Hambleton, Rutland

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Hambleton
Hambleton, St Andrew's church (39806759644).jpg
Rutland UK location map.svg
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Hambleton
Location within Rutland
Area4.47 sq mi (11.6 km2)  [1]
Population140  2001 Census [2]
  Density 26/sq mi (10/km2)
OS grid reference SK900075
  London 84 miles (135 km) SSE
Unitary authority
Shire county
Ceremonial county
Region
Country England
Sovereign state United Kingdom
Post town OAKHAM
Postcode district LE15
Dialling code 01572
Police Leicestershire
Fire Leicestershire
Ambulance East Midlands
UK Parliament
List of places
UK
England
Rutland
52°39′32″N0°40′16″W / 52.659°N 0.671°W / 52.659; -0.671

Hambleton is a village and civil parish in Rutland, England. It is about two miles (3 km) east of Oakham.

Contents

Description

The village's name means 'maimed hill'. It has been thought that the hill in the village looks as if it has been sliced off. [3]

In 2001 Hambleton had a population of 140, increasing to 203 at the 2011 census. [4] Since the construction of Rutland Water in the 1970s, the village has been closed off on three sides by water and the area is known as the Hambleton Peninsula.

The parish originally included the settlements of Upper Hambleton, Middle Hambleton and Nether Hambleton. The latter two have now been almost completely submerged by the construction of Rutland Water (originally known as Empingham Reservoir). The Jacobean Old Hall in Middle Hambleton (built in 1611 and once the home of Sir Abel Barker, 1st Baronet) is now situated on the water's edge.

The village contains the 12th-century St Andrew's Church, Hambleton, a pub called The Finch's Arms and a hotel and restaurant, Hambleton Hall.

The church still has an original Norman south doorway, and was extensively restored and fitted out during the late 19th century. This included excellent stained glass windows created mainly by James Egan during the 1890s. Two of these were dedicated by the Reverend David Elliot Young to his mother and infant child who are buried in the churchyard. It is believed that the windows were funded by Walter Gore Marshall after being petitioned by Rev Young. Adjacent to the south side of the church yard stands a sixteenth-century priest house.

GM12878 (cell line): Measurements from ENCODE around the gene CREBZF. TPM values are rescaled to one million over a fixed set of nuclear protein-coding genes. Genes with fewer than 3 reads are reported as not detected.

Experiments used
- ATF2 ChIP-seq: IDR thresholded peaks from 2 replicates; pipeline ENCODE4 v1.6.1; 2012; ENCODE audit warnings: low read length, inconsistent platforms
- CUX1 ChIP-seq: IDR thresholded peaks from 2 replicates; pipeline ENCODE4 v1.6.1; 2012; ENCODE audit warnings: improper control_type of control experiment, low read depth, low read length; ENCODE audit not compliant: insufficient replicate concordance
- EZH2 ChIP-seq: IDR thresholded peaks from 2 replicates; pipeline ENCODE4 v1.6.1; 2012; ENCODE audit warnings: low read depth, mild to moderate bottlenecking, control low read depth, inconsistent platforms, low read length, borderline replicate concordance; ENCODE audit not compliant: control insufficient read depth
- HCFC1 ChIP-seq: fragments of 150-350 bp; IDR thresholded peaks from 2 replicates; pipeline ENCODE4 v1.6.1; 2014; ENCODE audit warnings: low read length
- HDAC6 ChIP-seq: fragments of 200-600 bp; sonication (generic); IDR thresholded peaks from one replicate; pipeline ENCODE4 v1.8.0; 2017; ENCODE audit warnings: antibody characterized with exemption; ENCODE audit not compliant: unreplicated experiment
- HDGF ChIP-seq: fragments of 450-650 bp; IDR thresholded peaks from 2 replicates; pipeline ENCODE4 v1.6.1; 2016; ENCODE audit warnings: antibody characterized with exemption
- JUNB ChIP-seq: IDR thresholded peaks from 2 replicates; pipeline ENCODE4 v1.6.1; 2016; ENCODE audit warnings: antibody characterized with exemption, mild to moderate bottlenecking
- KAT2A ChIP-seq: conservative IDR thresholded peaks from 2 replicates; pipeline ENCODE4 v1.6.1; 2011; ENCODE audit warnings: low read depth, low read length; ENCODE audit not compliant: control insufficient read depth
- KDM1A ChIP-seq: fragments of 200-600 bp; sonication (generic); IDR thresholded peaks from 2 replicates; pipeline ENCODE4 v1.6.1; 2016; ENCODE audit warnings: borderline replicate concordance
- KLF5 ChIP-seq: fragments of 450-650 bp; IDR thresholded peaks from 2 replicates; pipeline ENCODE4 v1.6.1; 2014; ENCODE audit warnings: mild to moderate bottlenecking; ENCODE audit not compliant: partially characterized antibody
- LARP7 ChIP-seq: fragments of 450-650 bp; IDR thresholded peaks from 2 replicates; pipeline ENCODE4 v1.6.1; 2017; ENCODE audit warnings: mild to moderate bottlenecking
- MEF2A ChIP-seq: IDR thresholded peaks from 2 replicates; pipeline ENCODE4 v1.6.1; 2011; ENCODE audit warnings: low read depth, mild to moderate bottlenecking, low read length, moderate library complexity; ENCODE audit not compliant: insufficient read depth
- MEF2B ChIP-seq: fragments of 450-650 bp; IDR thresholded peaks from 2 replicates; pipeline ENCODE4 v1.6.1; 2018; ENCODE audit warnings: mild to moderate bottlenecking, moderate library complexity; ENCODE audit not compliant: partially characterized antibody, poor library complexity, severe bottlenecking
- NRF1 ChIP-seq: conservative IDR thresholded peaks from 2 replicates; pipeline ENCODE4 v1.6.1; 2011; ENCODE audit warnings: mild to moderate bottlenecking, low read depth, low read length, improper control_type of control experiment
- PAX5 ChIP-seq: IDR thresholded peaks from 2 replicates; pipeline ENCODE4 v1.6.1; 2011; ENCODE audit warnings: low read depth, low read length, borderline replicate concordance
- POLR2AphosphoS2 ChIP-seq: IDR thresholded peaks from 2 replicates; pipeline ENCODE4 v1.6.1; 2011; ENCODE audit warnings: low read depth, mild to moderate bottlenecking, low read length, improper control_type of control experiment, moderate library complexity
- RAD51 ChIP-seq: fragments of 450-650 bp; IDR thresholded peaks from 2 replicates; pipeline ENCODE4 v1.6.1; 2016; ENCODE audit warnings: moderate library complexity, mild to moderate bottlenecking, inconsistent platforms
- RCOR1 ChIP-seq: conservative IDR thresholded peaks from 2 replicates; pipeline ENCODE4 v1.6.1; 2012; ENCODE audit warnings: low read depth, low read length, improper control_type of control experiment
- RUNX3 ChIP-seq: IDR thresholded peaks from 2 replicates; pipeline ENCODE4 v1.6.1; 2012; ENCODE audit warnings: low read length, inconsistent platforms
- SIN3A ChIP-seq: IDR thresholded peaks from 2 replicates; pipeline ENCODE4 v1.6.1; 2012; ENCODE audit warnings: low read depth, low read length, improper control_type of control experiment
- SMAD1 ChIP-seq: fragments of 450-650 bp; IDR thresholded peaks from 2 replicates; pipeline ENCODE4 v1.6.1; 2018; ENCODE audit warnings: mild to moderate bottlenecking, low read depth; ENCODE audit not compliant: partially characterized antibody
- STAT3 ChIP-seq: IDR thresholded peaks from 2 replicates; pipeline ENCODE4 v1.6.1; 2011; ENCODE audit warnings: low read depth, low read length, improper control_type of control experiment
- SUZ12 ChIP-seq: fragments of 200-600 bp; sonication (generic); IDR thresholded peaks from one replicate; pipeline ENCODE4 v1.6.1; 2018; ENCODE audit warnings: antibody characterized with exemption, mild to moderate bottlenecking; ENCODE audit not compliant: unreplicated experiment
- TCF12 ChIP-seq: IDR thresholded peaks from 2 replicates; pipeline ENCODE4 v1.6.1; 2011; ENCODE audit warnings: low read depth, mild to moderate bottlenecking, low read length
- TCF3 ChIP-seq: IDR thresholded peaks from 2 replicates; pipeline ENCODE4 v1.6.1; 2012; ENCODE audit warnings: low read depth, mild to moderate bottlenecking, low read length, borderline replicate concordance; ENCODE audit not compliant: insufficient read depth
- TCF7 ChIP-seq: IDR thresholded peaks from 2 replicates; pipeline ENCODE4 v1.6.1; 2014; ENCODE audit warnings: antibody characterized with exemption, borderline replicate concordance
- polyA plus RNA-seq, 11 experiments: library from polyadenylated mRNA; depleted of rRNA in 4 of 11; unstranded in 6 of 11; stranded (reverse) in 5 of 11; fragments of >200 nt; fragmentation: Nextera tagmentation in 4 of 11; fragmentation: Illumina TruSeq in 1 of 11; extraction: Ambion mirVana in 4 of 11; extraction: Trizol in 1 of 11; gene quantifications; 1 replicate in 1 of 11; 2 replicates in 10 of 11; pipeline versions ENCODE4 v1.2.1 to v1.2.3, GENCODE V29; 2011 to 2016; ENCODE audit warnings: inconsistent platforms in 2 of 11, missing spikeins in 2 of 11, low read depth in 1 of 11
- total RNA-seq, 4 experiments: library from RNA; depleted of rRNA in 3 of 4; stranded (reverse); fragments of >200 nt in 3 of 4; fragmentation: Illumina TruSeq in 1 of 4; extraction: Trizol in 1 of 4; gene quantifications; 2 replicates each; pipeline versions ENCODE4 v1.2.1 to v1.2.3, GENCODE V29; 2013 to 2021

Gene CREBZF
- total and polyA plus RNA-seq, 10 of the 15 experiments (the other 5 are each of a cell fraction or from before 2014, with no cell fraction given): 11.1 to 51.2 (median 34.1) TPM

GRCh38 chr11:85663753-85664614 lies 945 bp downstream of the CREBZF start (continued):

[5] The Hall was built in 1881 as a hunting box by Walter Marshall who left it to his sister, Eva Astley Paston Cooper. She was a socialite who gathered a salon including Noël Coward, Malcolm Sargent and Charles Scott-Moncrieff. Coward wrote Hay Fever while staying in the village.

There is a view across to Burley House from the north side of the village and from the south one can see across to the sailing club at Edith Weston on the far shore. The track around the peninsula along the lakeside takes walkers and cyclists through bluebell woods.

Hambleton was rated as among the "20 most beautiful villages in the UK and Ireland" by Condé Nast Traveler in 2020. [6]

Rutland Water aerial.jpg
Aerial view of Rutland Water with Hambleton in middle of the peninsula

Abel Barker of Hambleton

Sir Abel Barker, 1st Baronet, of Hambleton (d. 1679) rented part of his lands from Edward Harington and James Harington, and farmed sheep on a large scale. Barker kept a letter-book, a copy of his and his family's letters.

His sister Mary Barker wrote to the tailor John Swinfield in London to have a black gown made with a grass green or willow green petticoat and stomacher, and a warm winter woollen serge gown, and a scarlet serge riding coat and hood. She wanted Swinfeld's wife to buy some items for her including "cuffs of the neatest fashion."

Barker's mother Elizabeth tried to arrange a marriage for Abel with Anne Burton, daughter of Sir Thomas Burton, an old friend, who replied that the matter rested with his daughter. They married, and in 1647 she wrote to a London merchant Augustine Crofts for blue watchett sarsenet to make bed curtains and for powdered bezoar stone. Anne Burton also asked her sister Jane to shop for her and buy presents for her family including the "best fashioned gloves you can get."

Abel Barker wrote to Elizabeth Goodman at Blaston, advising against marrying her deceased husband's half-brother which he believed to be uncanonical.

After Anne died, in 1655 Barker tried to remarry with Mary Noell and with Rebekah Parsnett, who refused his offer. Mary Noell accepted, and in 1661 she wrote from Hambleton to her husband at the Dog and Ball on Fleet Street about the prevalent sickness of whooping cough and the risk to their children.

Shortly before his death, Barker moved to a new house at Lyndon. [7]

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References

  1. "A vision of Britain through time". University of Portsmouth. Retrieved 9 March 2009.
  2. "Rutland Civil Parish Populations" (PDF). Rutland County Council. 2001. Archived from the original (PDF) on 12 October 2007. Retrieved 9 March 2009.
  3. "Key to English Place-names".
  4. "Civil Parish population 2011". Neighbourhood Statistics. Office for National Statistics. Retrieved 25 June 2016.
  5. "Hambleton". British History Online. Retrieved 28 October 2010.
  6. "THE 20 MOST BEAUTIFUL VILLAGES IN THE UK AND IRELAND, 20 October 2020" . Retrieved 14 March 2021.
  7. HMC 5th Report: Field (London, 1876), pp. 387-98.